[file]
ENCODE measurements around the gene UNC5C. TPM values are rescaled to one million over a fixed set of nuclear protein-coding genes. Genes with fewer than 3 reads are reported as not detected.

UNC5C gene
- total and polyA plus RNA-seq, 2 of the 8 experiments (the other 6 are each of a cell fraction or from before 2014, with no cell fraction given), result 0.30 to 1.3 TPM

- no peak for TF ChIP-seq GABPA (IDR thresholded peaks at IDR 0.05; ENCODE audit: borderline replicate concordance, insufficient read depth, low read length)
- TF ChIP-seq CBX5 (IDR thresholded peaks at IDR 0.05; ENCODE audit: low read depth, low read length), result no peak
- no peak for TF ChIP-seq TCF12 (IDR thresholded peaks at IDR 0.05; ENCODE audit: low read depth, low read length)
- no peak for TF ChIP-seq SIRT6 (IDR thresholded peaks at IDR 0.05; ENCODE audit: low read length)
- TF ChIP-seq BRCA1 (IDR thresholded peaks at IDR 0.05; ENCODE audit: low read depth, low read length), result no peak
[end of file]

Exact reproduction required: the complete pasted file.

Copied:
ENCODE measurements around the gene UNC5C. TPM values are rescaled to one million over a fixed set of nuclear protein-coding genes. Genes with fewer than 3 reads are reported as not detected.

UNC5C gene
- total and polyA plus RNA-seq, 2 of the 8 experiments (the other 6 are each of a cell fraction or from before 2014, with no cell fraction given), result 0.30 to 1.3 TPM

- no peak for TF ChIP-seq GABPA (IDR thresholded peaks at IDR 0.05; ENCODE audit: borderline replicate concordance, insufficient read depth, low read length)
- TF ChIP-seq CBX5 (IDR thresholded peaks at IDR 0.05; ENCODE audit: low read depth, low read length), result no peak
- no peak for TF ChIP-seq TCF12 (IDR thresholded peaks at IDR 0.05; ENCODE audit: low read depth, low read length)
- no peak for TF ChIP-seq SIRT6 (IDR thresholded peaks at IDR 0.05; ENCODE audit: low read length)
- TF ChIP-seq BRCA1 (IDR thresholded peaks at IDR 0.05; ENCODE audit: low read depth, low read length), result no peak